A statistical analysis of approval intervals from 1997 to 2006, published in the International Journal of Electronic Healthcare says that drug approvals are taking just as long as they ever did despite increased expenditure on new information technology at the Food and drug Administration.
Since the middle of the 1990s, FDA review intervals have been an important topic of discussion for the boards of major pharmaceutical companies and among consumer groups desperate to see new, improved products on the market. The issue has been raised by economists and financiers and in Congress.
John Kros and Christopher Keller of the College of Business, at East Carolina University, in Greenville, North Carolina, explain that the implementation of new Information Technology (IT) at the FDA has been a persistent target for reducing the time taken between an application and final approval. They have analyzed data on three main categories of new drugs are studied: New Drug Application (NDA), the Supplemental New Drug Application (SNDA) and the Abbreviated New Drug Application (ANDA).
The team points out that under the 1992 Congressional Prescription Drug User Fee Act (PDUFA), drug companies agreed to pay fees to the FDA and in turn, the FDA agreed to time limits on the review process for new drug applications. Then, the FDA Modernization Act of 1997 new funds and user fees were authorized. Both changes coincided with a significant increase in the use of IT at the FDA.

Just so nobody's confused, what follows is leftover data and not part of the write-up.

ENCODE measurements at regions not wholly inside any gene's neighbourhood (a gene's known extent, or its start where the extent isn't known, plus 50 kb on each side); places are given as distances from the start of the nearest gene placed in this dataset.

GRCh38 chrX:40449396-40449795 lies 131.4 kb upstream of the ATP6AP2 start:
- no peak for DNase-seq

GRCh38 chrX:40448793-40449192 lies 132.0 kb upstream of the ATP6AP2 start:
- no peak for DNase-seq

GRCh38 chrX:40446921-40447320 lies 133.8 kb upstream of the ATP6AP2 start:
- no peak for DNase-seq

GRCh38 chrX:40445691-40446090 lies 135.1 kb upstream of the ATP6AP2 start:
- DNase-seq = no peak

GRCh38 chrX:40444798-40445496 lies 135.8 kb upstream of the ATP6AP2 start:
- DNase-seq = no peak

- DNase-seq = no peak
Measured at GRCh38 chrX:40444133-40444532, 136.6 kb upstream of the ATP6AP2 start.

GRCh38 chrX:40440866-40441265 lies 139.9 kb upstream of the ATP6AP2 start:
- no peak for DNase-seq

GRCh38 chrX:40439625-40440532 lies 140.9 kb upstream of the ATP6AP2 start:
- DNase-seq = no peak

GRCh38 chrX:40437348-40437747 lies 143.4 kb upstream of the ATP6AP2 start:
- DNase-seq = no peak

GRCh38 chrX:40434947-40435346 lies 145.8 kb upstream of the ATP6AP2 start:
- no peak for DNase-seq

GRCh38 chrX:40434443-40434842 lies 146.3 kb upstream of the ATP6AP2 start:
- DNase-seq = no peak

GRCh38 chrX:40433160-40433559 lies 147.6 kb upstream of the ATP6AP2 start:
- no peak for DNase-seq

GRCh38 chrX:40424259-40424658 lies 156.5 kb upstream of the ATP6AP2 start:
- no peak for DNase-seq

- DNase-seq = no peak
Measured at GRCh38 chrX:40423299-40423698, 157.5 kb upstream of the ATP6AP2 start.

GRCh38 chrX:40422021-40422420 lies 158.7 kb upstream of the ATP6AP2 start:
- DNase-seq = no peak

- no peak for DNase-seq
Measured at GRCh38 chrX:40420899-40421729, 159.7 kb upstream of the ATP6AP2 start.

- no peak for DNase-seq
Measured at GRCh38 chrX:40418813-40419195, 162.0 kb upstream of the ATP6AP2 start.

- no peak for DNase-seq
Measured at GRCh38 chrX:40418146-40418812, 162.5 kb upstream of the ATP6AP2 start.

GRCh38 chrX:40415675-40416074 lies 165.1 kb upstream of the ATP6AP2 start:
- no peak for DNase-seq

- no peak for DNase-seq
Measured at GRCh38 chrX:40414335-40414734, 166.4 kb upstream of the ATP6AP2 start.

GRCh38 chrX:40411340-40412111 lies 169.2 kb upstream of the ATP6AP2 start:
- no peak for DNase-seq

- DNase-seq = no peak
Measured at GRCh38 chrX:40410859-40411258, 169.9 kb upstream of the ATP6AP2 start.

However, significant increases in IT use do not seem to have translated into shorter interval times, according to the study by Kros and his team. They have found that the median review time (almost seven months) for an ANDA was significantly longer than that of an NDA and SDNA. In this study, which concludes the second part of a long-term analysis of the data, Kros and his colleagues saw no statistically significant reduction in review times.
Earlier research suggested that FDA review times decreased throughout the 1980s and into the 1990s, which was ascribed to greater resources and higher quality submissions as well as the PDUFA. However, increasing numbers of drug applications and increased concerns over drug safety, have to some extent negated the earlier gains in recent years.
"The FDA faces a balance between allocating resources between new drug reviews and the generic drug review process," the researchers say, "When more resources go to the new drugs, these new drugs can get to market faster and patients suffering from unsuccessfully treated diseases can benefit more quickly." Shorter drug review times can encourage new drug R&D, but more resources allocated to generic approvals can benefit the market and the consumer by offering more choice.
"The present research contributes a baseline for future comparison by which any future reductions in approval times which, do result from the implementation of information technology could be verified," the researchers conclude.